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Paul White: Page Free Space

A technical SQL Server blog from New Zealand.

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  • Beware Sneaky Reads with Unique Indexes

    A few days ago, Sandra Mueller (twitter | blog) asked a question using twitter’s #sqlhelp hash tag: “Might SQL Server retrieve (out-of-row) LOB data from a table, even if the column isn’t referenced in the query?” Leaving aside trivial cases (like selecting a computed column that does reference the LOB data), one might be tempted to say that no, SQL Server does not read data you haven’t asked for. In general, that’s quite correct; however there are cases where SQL Server might sneakily retrieve a LOB column… Read More...
  • A Tale of Two Index Hints

    If you look up Table Hints in Books Online, you’ll find the following statement: If a clustered index exists, INDEX(0) forces a clustered index scan and INDEX(1) forces a clustered index scan or seek. If no clustered index exists, INDEX(0) forces a table scan and INDEX(1) is interpreted as an error. The interesting thing there is that both hints can result in a scan. If that is the case, you might wonder if there is any effective difference between the two. This blog entry explores that question, and highlights an optimizer quirk that can result in a much less efficient query plan when using INDEX(0). I’ll also cover some stuff about ordering guarantees. Read More...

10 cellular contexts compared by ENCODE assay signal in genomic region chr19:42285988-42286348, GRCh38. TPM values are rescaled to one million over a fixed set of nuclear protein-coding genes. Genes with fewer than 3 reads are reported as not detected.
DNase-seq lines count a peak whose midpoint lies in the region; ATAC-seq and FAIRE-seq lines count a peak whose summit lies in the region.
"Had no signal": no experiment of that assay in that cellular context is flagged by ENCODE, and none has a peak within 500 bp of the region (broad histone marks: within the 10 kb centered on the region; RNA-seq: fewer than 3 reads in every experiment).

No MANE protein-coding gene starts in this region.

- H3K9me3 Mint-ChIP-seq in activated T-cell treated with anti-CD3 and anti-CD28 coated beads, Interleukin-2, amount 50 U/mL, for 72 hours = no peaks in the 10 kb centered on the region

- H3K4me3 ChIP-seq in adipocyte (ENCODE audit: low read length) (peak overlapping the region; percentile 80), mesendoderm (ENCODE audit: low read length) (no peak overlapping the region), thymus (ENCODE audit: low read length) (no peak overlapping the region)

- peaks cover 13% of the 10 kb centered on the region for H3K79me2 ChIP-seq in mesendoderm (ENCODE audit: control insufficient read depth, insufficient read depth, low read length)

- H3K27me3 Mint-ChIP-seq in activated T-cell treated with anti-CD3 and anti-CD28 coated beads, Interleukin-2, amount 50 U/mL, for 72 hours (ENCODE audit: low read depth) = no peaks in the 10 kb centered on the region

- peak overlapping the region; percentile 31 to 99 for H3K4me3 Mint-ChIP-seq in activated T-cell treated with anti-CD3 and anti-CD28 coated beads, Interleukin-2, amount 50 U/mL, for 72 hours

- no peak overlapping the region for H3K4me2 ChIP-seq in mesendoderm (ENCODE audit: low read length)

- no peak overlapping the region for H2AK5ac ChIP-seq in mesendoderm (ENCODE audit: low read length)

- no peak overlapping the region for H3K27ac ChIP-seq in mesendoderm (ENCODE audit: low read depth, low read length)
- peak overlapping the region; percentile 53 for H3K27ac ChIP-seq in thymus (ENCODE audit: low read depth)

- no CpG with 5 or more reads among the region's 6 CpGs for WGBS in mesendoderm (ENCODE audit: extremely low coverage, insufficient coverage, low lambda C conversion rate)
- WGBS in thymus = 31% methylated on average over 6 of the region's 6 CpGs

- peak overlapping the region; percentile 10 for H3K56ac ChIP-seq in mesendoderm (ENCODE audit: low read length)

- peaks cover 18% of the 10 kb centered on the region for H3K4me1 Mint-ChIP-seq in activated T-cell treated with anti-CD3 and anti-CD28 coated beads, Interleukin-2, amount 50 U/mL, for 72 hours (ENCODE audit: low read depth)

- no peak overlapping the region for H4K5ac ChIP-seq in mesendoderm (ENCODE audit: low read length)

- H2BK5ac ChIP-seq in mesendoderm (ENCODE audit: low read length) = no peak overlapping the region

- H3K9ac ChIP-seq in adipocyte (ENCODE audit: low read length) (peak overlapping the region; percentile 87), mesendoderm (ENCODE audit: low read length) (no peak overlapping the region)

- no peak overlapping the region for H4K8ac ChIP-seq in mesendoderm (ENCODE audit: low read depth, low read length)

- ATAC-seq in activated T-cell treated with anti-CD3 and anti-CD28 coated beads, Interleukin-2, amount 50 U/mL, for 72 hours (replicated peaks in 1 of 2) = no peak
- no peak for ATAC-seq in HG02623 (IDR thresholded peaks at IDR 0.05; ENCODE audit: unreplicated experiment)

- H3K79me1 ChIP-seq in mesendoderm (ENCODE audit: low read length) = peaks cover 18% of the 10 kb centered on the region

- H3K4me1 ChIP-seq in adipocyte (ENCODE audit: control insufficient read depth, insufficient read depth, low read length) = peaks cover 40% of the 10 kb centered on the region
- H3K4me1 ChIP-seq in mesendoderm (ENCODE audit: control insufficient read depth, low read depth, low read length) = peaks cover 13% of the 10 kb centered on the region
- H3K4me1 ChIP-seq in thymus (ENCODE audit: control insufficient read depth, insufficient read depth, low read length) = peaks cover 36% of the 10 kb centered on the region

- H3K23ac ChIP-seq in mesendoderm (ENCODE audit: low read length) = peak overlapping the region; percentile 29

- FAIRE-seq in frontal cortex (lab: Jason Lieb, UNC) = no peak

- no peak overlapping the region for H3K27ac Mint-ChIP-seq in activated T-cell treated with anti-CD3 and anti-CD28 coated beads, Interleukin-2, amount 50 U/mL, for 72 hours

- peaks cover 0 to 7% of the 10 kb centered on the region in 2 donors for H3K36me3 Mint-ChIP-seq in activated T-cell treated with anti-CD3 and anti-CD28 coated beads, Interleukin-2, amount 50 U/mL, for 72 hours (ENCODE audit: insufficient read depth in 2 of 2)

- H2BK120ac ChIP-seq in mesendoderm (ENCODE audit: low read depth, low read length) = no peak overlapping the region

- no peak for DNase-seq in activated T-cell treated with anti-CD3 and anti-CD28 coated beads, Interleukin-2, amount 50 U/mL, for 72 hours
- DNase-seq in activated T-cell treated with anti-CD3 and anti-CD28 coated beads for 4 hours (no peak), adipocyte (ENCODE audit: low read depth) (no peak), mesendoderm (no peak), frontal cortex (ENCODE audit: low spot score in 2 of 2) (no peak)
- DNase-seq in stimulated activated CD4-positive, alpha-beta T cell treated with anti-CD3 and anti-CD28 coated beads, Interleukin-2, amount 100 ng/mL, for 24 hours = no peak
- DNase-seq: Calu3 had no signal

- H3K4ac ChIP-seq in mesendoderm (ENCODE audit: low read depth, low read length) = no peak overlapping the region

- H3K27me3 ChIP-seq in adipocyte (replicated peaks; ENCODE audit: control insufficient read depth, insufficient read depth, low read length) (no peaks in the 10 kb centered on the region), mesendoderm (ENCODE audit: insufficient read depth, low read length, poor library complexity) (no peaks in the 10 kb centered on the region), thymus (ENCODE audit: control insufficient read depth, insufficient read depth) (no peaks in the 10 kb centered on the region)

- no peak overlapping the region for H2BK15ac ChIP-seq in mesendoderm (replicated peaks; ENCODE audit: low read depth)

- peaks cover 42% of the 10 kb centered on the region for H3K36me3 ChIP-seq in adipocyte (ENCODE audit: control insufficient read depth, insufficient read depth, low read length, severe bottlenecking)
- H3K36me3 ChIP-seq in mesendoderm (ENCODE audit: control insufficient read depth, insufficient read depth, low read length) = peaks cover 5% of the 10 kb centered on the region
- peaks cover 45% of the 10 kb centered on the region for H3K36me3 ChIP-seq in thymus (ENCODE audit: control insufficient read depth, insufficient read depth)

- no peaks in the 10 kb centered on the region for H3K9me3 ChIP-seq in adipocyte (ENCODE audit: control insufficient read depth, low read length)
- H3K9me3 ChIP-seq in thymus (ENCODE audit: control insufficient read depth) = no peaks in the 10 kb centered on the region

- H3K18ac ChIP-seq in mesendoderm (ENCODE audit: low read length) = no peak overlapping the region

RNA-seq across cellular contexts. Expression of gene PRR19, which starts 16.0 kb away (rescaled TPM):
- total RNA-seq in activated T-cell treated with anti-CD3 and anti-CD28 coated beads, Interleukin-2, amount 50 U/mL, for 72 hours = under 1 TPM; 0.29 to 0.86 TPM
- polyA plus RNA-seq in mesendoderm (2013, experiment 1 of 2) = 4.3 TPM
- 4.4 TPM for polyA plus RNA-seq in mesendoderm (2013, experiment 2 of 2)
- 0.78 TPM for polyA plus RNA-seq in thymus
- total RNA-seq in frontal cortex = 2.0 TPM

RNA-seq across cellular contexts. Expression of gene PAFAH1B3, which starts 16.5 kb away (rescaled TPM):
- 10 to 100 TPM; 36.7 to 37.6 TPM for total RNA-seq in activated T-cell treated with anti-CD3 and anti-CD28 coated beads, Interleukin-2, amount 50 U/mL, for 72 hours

• Iterators, Query Plans, and Why They Run Backwards

    SQL Server uses an extensible architecture for query optimisation and execution, using ‘iterators’ as basic building-blocks. Iterators are probably most familiar in their graphical showplan representation, where each icon represents a single iterator. They also show up in XML query plan output as RelOp nodes. Each iterator performs a single simple function, such as applying a filtering condition, or performing an aggregation. It can represent a logical operation, a physical operation, or (most often) both. For example, ‘Aggregate’ is a logical operation, and Stream Aggregate and Hash Aggregate are physical operations. Similarly, ‘Inner Join’ is a logical operation; Nested Loops a physical one. Both graphical plans and XML showplan output show these properties: Read More...
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